I recently restored an antique eagle for an antiques dealer. It is a Pilot House style eagle. Unlike most of the carvings I deal with that hang on the wall–what we call a relief carving–this eagle is carved “in the round” or in full 3 dimensions. This eagle is more folk art than a realistic type of carving.
My wife fell in love with this eagle once it was restored so, obviously, that means I have to carve a replica for her. Because carving in the round presents many difficulties not experienced with relief carving, I decided to post an ongoing tutorial during the carving process. It will probably be many posts over the course of a month or two. Be sure to subscribe to this page to be notified of updates.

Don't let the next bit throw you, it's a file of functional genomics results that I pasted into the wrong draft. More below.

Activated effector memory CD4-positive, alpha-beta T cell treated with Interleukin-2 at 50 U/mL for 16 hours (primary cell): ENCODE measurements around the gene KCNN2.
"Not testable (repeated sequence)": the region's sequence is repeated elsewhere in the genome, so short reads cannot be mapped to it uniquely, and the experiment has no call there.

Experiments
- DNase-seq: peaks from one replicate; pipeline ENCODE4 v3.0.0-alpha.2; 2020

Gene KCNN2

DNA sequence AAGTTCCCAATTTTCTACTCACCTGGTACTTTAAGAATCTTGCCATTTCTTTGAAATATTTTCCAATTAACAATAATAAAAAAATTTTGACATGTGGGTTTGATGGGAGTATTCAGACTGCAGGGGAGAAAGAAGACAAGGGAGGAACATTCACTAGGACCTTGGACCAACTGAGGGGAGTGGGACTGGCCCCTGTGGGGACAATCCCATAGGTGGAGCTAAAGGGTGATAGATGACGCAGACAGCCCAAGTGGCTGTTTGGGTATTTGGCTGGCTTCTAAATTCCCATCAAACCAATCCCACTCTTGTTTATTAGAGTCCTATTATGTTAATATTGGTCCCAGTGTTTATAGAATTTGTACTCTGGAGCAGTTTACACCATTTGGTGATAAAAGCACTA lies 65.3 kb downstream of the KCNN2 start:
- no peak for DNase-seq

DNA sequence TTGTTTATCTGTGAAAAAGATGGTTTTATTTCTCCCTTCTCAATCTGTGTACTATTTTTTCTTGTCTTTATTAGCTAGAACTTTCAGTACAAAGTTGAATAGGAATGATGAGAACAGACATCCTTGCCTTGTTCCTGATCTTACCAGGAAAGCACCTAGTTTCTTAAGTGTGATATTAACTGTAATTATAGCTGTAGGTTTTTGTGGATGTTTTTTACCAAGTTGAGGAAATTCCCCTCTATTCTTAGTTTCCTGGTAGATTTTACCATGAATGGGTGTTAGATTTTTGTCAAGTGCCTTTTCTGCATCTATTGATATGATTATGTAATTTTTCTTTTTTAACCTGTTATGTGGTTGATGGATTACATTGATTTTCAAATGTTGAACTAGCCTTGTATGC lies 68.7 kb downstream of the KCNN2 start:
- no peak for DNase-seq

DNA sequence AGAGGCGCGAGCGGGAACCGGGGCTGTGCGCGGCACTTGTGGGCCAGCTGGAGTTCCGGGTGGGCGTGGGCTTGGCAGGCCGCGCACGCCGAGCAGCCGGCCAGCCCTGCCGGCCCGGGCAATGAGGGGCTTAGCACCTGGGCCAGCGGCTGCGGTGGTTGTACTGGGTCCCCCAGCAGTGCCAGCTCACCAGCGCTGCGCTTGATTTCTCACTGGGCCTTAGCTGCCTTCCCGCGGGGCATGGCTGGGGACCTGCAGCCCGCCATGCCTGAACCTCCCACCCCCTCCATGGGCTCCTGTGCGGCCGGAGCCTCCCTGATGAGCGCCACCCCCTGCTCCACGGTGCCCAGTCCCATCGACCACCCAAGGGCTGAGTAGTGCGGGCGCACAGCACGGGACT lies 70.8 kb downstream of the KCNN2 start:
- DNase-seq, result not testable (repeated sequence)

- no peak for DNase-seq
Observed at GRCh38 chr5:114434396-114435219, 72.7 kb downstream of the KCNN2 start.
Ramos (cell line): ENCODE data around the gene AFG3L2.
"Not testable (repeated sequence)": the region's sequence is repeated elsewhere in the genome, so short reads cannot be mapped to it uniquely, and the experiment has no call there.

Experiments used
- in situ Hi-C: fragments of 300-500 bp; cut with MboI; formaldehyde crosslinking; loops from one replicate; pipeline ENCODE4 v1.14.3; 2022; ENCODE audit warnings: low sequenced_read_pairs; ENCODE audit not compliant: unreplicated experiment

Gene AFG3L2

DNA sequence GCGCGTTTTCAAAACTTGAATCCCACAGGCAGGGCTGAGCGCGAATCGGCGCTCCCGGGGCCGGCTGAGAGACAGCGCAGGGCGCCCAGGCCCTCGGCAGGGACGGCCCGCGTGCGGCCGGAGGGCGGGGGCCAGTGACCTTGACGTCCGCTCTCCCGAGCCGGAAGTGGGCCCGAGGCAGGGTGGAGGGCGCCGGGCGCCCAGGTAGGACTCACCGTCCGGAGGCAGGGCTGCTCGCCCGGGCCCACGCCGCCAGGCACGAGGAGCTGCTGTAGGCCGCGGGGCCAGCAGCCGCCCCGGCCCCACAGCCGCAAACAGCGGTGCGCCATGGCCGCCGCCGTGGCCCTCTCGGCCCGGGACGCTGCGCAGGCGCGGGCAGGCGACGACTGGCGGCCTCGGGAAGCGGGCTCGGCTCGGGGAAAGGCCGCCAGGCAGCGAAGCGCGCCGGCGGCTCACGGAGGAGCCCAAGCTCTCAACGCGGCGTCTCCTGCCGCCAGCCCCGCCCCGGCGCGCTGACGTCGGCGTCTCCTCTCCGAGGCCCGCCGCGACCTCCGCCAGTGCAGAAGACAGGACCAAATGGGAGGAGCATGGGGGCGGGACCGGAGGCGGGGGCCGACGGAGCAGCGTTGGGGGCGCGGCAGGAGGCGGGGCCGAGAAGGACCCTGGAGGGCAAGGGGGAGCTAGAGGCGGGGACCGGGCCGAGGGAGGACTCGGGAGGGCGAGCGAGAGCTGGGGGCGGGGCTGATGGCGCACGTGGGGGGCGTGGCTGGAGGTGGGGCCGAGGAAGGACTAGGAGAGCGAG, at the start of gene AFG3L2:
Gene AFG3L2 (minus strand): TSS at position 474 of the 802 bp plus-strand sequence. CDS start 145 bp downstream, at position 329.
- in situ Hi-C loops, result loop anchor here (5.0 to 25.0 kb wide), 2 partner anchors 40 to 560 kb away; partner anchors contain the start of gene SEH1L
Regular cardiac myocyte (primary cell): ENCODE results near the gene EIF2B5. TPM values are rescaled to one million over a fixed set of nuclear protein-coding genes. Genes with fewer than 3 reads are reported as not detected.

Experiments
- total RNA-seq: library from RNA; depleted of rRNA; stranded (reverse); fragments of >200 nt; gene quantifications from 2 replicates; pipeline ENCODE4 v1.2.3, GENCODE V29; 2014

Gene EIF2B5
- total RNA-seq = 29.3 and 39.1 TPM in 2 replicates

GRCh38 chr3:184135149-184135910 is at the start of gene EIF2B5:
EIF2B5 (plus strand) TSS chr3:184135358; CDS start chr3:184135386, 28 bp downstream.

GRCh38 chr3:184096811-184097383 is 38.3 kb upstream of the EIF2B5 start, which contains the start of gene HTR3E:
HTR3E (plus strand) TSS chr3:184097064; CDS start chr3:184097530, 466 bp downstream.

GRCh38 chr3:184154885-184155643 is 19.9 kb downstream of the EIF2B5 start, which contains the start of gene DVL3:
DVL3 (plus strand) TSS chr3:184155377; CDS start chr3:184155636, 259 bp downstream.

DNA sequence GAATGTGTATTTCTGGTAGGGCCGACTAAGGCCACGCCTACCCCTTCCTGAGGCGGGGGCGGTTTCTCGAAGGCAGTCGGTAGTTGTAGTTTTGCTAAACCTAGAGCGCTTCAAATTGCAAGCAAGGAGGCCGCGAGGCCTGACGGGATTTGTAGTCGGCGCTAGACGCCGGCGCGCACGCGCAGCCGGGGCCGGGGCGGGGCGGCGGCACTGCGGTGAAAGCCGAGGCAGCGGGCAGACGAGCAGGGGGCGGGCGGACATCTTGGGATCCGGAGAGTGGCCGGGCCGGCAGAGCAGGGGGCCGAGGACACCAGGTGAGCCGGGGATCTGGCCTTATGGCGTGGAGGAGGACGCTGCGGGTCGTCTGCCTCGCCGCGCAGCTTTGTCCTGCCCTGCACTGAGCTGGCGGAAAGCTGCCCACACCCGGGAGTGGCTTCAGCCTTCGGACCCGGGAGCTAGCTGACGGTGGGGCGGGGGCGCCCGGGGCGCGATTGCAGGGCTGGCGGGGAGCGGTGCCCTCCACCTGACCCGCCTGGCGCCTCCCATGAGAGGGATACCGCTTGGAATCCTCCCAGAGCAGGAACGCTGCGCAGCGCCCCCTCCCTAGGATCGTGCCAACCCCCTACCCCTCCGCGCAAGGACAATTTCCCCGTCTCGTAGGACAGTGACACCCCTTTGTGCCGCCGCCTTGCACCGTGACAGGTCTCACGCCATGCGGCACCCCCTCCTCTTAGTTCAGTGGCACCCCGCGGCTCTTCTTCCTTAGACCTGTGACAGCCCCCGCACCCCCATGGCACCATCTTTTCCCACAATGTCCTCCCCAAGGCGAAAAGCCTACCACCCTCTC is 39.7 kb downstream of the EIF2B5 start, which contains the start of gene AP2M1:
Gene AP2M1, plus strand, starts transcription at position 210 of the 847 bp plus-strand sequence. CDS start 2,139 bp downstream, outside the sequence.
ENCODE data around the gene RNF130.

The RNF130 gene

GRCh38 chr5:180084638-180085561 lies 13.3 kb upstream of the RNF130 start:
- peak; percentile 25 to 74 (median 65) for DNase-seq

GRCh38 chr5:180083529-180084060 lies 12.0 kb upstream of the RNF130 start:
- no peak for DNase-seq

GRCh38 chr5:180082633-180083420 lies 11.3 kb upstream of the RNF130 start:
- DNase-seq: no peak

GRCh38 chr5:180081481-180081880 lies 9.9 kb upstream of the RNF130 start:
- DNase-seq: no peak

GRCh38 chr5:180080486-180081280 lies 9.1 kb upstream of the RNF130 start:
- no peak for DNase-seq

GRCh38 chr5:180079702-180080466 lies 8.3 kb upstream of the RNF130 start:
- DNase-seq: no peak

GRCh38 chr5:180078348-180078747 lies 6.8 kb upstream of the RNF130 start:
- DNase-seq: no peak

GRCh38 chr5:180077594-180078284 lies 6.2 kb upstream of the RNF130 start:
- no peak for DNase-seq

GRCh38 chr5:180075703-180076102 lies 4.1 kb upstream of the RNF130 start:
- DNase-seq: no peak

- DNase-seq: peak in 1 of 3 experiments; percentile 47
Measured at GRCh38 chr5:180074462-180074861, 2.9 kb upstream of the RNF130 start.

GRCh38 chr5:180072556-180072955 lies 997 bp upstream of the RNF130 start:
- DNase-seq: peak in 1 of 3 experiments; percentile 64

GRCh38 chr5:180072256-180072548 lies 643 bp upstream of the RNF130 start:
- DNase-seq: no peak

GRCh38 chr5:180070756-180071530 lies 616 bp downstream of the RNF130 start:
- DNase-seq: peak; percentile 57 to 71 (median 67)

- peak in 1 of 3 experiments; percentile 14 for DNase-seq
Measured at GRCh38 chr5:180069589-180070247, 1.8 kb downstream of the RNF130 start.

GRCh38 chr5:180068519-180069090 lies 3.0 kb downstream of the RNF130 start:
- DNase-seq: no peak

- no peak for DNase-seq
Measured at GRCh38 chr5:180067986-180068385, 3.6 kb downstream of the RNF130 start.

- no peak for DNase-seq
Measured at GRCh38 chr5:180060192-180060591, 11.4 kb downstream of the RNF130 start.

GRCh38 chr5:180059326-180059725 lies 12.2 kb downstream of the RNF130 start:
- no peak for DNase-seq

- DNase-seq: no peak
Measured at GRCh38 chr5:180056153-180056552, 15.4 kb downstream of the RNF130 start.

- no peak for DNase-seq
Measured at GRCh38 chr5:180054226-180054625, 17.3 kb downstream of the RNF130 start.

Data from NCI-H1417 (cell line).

Here are some photos of the first phase of the project. Though I don’t like gluing up blanks, for a carving like this it is necessary. If you could find a piece of wood large enough and thick enough, it would probably crack as it aged and dried out. This carving blank required several steps to complete the glue up. I used a full sized pattern I created from the original eagle to guide me through the blank building process.
After all the pieces are glued together I used the full sized pattern to mark the blank for cutting on the band saw. Here is the blank cut out.
And here is the blank after about a half hour’s worth of carving.
I’ll post some more photos soon.